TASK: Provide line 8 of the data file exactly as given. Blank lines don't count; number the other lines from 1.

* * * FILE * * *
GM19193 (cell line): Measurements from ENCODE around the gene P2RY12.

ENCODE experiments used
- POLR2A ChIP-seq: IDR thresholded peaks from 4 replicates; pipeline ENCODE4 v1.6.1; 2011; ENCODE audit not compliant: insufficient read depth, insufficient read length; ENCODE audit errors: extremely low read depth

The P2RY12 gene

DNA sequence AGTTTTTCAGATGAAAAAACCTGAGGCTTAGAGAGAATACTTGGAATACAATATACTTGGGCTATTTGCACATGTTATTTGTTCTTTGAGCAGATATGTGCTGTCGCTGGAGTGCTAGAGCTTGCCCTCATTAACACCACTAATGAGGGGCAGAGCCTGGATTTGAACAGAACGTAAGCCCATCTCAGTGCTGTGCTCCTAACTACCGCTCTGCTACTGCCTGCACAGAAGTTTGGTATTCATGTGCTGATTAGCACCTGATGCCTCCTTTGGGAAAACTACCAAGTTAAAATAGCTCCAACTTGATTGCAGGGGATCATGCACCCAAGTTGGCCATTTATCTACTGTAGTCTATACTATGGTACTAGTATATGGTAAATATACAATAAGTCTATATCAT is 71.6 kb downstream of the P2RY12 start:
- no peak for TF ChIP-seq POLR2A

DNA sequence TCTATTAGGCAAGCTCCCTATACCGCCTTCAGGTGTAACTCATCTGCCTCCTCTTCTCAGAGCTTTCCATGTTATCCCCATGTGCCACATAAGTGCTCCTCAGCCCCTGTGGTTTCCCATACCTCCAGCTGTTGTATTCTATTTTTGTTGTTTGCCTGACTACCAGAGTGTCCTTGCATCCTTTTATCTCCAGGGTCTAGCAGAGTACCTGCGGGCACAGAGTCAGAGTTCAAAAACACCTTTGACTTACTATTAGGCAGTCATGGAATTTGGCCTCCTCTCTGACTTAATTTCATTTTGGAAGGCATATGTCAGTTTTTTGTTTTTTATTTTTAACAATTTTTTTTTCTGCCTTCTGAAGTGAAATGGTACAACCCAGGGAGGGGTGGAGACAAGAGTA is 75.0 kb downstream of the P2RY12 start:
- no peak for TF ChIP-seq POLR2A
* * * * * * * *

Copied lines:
- no peak for TF ChIP-seq POLR2A